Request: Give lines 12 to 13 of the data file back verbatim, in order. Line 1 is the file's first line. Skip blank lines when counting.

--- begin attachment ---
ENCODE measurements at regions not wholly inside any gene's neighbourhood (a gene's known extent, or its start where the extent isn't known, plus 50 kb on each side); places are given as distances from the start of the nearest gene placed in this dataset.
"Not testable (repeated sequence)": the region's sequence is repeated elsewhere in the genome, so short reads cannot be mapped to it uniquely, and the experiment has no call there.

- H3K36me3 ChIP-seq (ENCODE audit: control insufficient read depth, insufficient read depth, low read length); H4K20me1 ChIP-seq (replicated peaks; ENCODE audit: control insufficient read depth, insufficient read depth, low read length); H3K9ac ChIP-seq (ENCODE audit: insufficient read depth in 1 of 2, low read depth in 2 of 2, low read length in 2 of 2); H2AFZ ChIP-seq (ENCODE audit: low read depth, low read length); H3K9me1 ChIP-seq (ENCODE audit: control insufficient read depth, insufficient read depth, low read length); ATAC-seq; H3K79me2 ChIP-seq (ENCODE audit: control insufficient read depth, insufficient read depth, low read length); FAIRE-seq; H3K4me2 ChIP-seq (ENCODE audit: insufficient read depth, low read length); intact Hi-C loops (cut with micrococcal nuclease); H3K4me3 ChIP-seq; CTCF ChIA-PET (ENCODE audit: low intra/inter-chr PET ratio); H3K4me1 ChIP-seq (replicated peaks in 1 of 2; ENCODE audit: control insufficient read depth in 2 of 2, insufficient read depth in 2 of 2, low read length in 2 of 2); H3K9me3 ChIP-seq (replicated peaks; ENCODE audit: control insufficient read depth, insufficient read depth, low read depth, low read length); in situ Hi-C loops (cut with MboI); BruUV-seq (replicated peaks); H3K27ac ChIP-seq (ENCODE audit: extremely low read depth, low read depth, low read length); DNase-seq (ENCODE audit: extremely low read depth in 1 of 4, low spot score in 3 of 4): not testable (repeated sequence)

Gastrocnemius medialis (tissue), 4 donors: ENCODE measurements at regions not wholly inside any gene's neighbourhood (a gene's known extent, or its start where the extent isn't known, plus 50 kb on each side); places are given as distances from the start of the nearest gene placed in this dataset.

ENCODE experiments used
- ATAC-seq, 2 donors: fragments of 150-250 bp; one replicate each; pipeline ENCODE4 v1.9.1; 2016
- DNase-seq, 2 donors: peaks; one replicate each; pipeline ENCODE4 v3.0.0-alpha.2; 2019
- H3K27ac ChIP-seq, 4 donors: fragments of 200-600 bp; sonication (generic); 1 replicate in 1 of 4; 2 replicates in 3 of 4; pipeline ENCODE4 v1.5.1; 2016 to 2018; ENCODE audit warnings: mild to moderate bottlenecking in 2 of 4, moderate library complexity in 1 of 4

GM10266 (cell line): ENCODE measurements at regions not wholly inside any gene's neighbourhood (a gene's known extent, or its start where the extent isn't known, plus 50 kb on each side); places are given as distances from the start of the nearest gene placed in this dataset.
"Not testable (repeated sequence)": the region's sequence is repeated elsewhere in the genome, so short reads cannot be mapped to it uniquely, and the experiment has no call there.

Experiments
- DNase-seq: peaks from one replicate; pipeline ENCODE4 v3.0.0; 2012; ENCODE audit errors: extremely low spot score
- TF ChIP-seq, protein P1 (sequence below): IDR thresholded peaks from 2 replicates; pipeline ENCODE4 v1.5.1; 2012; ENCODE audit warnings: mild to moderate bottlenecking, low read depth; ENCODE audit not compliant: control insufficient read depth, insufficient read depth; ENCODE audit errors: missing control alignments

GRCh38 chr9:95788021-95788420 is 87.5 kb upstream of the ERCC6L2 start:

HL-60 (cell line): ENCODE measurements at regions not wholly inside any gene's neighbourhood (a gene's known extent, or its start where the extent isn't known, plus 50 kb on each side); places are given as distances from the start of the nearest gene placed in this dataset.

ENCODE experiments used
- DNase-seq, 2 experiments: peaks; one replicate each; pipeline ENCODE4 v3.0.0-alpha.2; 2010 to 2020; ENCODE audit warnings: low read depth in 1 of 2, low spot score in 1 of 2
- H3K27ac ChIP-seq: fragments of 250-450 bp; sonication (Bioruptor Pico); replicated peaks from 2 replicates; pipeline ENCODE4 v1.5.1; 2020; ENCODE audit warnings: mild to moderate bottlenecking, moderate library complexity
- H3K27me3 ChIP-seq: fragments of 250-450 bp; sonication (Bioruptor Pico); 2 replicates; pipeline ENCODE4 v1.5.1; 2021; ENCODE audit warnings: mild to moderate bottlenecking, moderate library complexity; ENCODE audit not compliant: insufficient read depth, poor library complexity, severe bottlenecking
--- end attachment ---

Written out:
- DNase-seq: peaks from one replicate; pipeline ENCODE4 v3.0.0; 2012; ENCODE audit errors: extremely low spot score
- TF ChIP-seq, protein P1 (sequence below): IDR thresholded peaks from 2 replicates; pipeline ENCODE4 v1.5.1; 2012; ENCODE audit warnings: mild to moderate bottlenecking, low read depth; ENCODE audit not compliant: control insufficient read depth, insufficient read depth; ENCODE audit errors: missing control alignments